The Wizard’s Butler by Nathan Lowell For five grand a month and a million dollar chaser, Roger Mulligan didn’t care how crazy the old geezer is. All he had to do was keep Joseph Perry Shackleford alive and keep him from squandering the estate for a year.
They didn’t tell him about the pixies. This quirky and unusual urban fantasy tale is unexpectedly gentle and was just what I needed. And the bonus is – this author also writes space opera adventures, too. Given how much I love his writing style, I am delighted to have discovered his work. Review to follow.
BLURB: There is no way to write a blurb for this final book without spoiling all of the others. Suffice it to say, mysteries resolve, dragons war, pigeons abound, and Julius must risk himself in ways he never dreamed possible as Bob’s grand plan finally comes to fruition.
But the Great Seer of the Heartstrikers isn’t the only one whose schemes are nearing completion. The Nameless End is coming, and even the machinations of the world’s most brilliant dragon seer might not be enough to stop it. As the world comes crashing down, it’s up Julius to prove what he’s always known: that seers can be wrong, and Nice Dragons don’t always finish last.
REVIEW: The fourth book, A Dragon of a Different Color, essentially sets up the story for the final apocalyptic conflict that takes place throughout the whole of this story – so whatever you do, don’t pick up this one without at least having read that book. Better still, start at the beginning of this series. While there are series you can crash midway and get away with it, this isn’t one of them, as many of the story threads and allusions relate to previous books.
This book deals with the ultimate struggle that has been foreseen by Bob, the dragon seer and The Nameless End. I love the fact that Aaron took her time in lining up all the main characters we’ve got to know and love, to ensure that no one was left dangling. I love the fact that she took time to fully unpack the potential consequences of what would happen if it all went wrong. I also love the fact that in amongst all the apocalyptic events, there are still regular shafts of humour and plenty of snark and chat. After all, this is one of the staple tropes in Urban Fantasy, and is often the aspect that goes out of the window when the action starts to really run hot.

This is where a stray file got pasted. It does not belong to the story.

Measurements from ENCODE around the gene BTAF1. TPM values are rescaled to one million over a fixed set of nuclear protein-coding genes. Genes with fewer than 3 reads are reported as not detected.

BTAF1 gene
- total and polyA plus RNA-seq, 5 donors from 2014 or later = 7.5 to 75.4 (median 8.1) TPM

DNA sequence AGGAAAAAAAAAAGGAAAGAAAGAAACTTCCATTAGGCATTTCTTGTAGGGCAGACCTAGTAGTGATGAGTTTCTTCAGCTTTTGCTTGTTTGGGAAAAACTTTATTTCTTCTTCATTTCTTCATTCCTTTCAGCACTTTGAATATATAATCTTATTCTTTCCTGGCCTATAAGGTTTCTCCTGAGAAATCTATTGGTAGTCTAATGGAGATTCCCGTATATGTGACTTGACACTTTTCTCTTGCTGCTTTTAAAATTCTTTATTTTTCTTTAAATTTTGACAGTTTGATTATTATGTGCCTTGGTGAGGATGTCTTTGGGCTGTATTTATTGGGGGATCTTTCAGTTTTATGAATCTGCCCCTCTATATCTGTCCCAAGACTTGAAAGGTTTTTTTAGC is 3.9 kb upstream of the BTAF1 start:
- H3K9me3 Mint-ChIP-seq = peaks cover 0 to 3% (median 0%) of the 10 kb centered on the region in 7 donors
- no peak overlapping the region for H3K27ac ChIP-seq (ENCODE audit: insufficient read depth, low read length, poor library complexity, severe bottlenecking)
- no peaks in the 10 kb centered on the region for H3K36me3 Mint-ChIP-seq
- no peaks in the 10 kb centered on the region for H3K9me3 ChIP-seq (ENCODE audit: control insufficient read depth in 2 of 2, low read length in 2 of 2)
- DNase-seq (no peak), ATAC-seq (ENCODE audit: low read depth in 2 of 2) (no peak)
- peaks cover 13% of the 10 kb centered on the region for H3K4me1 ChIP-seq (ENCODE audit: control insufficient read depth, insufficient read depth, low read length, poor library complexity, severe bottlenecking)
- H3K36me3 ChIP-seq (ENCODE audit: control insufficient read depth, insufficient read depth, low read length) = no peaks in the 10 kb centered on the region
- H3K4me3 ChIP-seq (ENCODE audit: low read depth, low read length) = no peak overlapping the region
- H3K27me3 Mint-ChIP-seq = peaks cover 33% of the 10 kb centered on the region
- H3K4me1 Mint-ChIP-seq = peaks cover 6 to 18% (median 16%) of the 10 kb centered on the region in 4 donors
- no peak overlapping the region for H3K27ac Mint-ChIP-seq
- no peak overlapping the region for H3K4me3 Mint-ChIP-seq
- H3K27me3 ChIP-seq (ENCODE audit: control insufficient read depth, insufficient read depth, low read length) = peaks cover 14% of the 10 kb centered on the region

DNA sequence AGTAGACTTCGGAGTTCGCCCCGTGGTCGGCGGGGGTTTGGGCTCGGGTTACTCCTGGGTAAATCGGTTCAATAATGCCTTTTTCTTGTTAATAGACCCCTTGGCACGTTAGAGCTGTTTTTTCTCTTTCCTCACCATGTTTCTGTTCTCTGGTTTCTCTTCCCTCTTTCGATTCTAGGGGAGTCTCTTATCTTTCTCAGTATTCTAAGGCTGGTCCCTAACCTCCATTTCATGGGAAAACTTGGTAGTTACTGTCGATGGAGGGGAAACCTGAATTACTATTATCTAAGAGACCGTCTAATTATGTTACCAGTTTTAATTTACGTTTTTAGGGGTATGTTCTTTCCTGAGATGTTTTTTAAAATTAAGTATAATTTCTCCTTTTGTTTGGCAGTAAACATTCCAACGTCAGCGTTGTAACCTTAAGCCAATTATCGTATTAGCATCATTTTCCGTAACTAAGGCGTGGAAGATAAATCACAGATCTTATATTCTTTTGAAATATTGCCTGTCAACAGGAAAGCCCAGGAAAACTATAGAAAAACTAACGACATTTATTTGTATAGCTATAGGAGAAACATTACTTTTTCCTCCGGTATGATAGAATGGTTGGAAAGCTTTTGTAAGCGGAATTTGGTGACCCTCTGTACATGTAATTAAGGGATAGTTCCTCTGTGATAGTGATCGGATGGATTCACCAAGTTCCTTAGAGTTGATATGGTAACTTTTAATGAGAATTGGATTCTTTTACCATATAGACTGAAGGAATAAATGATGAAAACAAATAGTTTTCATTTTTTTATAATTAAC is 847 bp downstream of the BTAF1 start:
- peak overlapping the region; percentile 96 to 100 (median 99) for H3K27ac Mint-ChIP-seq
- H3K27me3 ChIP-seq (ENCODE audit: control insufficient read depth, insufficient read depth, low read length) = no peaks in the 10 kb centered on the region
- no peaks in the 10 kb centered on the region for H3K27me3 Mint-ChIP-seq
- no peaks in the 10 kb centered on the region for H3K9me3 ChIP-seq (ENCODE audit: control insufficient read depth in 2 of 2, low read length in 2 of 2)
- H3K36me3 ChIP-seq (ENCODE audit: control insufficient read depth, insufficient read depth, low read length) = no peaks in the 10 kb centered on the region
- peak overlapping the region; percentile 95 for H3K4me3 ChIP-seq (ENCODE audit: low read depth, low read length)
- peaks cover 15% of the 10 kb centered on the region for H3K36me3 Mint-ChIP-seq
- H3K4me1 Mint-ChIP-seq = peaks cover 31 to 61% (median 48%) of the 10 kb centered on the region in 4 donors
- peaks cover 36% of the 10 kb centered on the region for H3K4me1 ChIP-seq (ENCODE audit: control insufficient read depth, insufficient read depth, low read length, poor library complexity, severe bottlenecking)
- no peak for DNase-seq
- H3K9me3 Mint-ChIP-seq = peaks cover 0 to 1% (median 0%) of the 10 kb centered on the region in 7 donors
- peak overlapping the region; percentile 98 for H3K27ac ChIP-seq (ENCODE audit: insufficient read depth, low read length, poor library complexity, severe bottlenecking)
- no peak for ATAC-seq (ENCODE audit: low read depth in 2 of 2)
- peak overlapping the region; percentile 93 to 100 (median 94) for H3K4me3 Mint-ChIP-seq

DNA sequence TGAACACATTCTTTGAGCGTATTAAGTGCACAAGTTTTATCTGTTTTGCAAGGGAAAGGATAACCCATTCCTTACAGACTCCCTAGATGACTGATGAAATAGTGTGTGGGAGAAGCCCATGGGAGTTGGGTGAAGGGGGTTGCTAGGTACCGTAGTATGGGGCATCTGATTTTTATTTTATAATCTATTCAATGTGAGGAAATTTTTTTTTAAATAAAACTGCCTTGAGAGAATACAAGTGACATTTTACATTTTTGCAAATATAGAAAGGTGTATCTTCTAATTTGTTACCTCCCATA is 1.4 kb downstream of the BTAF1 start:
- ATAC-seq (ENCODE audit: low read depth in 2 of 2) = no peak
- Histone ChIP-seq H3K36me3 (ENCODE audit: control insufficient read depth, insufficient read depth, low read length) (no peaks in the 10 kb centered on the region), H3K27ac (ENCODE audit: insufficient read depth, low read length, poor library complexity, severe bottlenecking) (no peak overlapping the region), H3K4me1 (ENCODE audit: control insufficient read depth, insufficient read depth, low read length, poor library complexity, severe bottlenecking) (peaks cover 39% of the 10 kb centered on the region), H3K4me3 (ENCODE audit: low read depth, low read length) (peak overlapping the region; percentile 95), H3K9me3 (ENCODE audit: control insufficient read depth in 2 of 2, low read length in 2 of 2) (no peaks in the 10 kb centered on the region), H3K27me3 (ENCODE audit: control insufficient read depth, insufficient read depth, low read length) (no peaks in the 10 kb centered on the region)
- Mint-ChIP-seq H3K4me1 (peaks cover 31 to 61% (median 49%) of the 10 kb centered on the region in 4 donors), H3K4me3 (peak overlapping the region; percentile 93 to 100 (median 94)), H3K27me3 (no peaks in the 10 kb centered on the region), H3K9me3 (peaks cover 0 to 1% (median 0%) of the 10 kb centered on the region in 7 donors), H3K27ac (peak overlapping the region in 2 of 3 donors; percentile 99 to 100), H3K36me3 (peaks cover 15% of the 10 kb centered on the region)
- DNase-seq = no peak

I thought the pacing and the complexity of the magic system was cleverly explored and fully utilised during this final showdown – something else I thoroughly appreciated. I am often disappointed when really cool concepts get rather buried as people start flinging gouts of magic at each other – not so, here. Those concepts and the premise set out within the worldbuilding become part of the weaponry used, which made reading this book an ongoing joy. It isn’t particularly long, but that didn’t matter, because it packs a punch from the first page to the last and gave me the opportunity to see each character’s narrative arc come to a fitting conclusion.
This is one of my favourite urban fantasy series – and I loved the way Aaron brought it safely home. Highly recommended for fans of quirky dragon stories with an interesting, detailed magic system. 10/10
I enjoy reading Simon Brett’s writing – see my reviews of Death on the Downs, Mrs Pargeter’s Public Relations, The Liar in the Library, The Killer in the Choir and The Clutter Corpse. Death on the Downs, The Liar in the Library and The Killer in the Choir are all Fethering Mysteries featuring spiky Carol and her far more laidback friend and neighbour, Jude. What is icing on the cake for me, is that Brett lives locally and sets his murders in a fictional village a few miles away from where we live, so that places we know well regularly feature in these entertaining stories.
BLURB: Carole Seddon’s trusty Renault is one of her most treasured possessions. So when it is vandalised, there’s only one person she will entrust with its repair: Bill Shefford has been servicing the vehicles of the good citizens of Fethering for many years. But how could something like this happen in Fethering of all places? Then the note is shoved under Carole’s kitchen door: Watch out. The car window was just the start. It would appear that she has been deliberately targeted. But by whom – and why? Matters take an even more disturbing turn when a body is discovered at Shefford’s Garage, crushed to death by a falling gearbox. It would appear to be a tragic accident. Carole and her neighbour Jude are not so sure. And the more they start to ask questions, the more evidence they uncover of decidedly foul play .
REVIEW: These books come under the heading of ‘cosy mysteries’ but I’m not convinced that ‘cosy’ is a suitable adjective for the dynamic that Brett has set up here. Carole Sedden has to be one of the most prickly protagonists I’ve encountered. Unsociable, snobbish, judgemental and narrow-minded, I find her difficult to like. But she is also desperately insecure, horribly lonely and rather vulnerable. I also find it appealing that when her car is vandalised, she doesn’t immediately set to and try to discover the perpetrator – but rushes to get it repaired and cover up the event, because she is obscurely ashamed that such a thing has happened to her…